Here come two of Burning Man’s co-founders, Will Roger and Crimson Rose, just back from their Meteor Camp about six miles past the Burning Man site, out in the middle of the Black Rock Desert. “We must have seen 40 or 50 before the moon came out,” Will said. “We had a bunch of people out with us over the weekend, and then everyone took off and it was just us.” The annual Perseid meteor shower is truly spectacular in the black skies of the desert.

There’s Heidi at the Laundromat, doing a bunch of loads for a cleaning job. She’s a newcomer in town, having moved here from Colorado just six weeks ago. She’s not a stranger, though, because her sister Lacy works behind the bar at Bruno’s. And Heidi had only been in town a day before Flash hired her to work the bar at the Miner’s Club.

Lacy's been here six years
Lacy’s been here six years

Somewhat amazingly, Lacy’s been here for six years. “This is a hard place for a single mother,” she says, “but there’s something about it that keeps me here.”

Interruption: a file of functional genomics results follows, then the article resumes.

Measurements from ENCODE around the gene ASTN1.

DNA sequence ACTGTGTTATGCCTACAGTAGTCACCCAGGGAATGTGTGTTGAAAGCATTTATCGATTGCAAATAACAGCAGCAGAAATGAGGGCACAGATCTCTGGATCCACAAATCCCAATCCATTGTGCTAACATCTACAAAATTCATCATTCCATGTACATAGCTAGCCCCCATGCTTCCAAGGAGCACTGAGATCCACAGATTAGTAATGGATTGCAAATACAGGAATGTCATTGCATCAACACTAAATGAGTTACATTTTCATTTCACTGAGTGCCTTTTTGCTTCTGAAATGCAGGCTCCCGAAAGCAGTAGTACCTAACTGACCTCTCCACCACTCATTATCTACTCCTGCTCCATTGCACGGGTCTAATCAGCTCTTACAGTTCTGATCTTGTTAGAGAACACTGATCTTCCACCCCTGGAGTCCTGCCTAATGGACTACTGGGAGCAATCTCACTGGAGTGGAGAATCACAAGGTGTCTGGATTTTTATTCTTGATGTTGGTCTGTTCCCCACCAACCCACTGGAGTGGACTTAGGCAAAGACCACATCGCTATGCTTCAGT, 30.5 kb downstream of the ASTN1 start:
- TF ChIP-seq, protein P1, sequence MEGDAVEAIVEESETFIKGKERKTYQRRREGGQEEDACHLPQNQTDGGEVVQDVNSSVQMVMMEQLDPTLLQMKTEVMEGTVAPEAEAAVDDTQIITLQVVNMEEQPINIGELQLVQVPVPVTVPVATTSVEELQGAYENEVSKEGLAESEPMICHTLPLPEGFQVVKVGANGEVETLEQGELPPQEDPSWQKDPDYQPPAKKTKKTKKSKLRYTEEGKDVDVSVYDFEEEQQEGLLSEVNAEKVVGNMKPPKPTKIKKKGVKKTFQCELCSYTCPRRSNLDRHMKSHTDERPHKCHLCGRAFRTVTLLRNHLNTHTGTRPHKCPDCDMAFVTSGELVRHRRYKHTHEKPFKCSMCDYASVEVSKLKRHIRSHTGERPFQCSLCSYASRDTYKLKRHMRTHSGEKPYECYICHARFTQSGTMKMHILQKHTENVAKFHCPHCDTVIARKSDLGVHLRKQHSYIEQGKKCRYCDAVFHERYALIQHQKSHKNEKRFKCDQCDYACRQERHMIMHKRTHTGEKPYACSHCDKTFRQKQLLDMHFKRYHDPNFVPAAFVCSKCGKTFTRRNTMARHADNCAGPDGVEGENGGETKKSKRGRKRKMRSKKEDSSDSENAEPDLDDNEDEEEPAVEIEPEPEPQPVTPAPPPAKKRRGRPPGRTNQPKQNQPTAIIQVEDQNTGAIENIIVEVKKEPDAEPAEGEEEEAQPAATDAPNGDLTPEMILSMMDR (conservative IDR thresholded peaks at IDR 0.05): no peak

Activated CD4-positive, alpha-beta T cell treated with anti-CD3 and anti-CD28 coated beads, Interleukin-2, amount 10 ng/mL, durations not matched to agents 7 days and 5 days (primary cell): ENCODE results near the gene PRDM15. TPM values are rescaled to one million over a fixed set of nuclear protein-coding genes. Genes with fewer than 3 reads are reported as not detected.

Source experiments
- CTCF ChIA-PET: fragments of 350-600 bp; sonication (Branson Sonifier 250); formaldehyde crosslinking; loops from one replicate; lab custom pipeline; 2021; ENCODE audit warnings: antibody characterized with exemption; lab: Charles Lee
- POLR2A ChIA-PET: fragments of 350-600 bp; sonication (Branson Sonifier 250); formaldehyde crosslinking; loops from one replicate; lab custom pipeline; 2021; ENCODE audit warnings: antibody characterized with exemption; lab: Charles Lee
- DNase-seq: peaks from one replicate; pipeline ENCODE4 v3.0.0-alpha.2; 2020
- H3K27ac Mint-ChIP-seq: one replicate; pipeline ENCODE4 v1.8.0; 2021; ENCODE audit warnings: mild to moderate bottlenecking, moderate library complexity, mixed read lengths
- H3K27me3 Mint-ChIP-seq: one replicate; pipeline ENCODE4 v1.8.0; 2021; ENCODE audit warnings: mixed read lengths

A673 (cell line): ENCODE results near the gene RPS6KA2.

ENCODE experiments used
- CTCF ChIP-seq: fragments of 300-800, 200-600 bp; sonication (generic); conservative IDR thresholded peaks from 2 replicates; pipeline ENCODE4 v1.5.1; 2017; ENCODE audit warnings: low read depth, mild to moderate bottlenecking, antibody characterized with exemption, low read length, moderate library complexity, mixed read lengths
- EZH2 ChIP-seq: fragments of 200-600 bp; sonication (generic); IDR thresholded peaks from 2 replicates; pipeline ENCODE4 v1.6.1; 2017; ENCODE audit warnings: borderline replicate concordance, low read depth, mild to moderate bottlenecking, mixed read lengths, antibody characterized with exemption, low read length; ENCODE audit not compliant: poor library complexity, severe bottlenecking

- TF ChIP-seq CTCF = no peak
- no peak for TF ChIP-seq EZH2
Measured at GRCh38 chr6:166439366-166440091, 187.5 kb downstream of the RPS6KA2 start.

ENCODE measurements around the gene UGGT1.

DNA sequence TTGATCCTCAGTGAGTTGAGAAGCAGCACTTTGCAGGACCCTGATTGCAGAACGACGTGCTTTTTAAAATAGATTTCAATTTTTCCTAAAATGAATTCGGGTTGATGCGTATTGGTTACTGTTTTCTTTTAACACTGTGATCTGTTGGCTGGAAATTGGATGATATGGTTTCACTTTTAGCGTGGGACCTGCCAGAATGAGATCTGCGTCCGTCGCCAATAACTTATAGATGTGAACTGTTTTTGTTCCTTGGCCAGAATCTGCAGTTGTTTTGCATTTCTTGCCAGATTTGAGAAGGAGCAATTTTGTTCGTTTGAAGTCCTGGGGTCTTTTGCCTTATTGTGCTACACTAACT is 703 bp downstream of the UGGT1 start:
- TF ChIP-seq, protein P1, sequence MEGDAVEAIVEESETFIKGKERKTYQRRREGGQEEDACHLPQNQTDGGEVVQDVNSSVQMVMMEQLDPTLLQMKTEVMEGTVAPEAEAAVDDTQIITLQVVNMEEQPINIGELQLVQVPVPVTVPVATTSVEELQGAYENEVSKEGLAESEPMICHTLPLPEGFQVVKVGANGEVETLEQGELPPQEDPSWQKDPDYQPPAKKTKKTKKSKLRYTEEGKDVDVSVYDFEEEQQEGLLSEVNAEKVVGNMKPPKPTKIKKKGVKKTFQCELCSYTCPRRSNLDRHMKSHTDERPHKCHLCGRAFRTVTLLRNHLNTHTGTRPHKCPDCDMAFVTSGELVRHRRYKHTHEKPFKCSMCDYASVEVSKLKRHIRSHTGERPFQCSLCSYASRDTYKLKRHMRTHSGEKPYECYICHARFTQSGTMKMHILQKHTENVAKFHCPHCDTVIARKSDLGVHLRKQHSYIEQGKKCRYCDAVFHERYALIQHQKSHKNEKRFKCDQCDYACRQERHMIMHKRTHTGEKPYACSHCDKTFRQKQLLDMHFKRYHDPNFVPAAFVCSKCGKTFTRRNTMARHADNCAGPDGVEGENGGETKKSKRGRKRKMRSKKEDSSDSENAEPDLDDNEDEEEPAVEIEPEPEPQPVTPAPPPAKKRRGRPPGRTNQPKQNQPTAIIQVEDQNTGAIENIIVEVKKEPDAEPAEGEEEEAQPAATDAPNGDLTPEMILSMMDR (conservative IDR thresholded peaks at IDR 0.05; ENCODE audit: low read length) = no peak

Lacy has her regulars at Brunos. The locals are the only ones who are here all year. They sit and talk quietly, eyeing any newcomers. At this time of year the newcomers are Burners. At other times, there are hunters and dirt-bikers and rocketeers. They each have their season. (more…)

Bowed but unbroken

One of the heads of the "Embrace" installation
One of the heads of the “Embrace” installation

So we got up, put on dry socks, maybe pushed some dried mud out of the tent or living container, and went back to work.

At the morning meeting, Logan quoted Coyote and said, “Next we’re going to have to work harder, stronger, longer and faster.”  Joe the Builder said it was “business twice as usual.”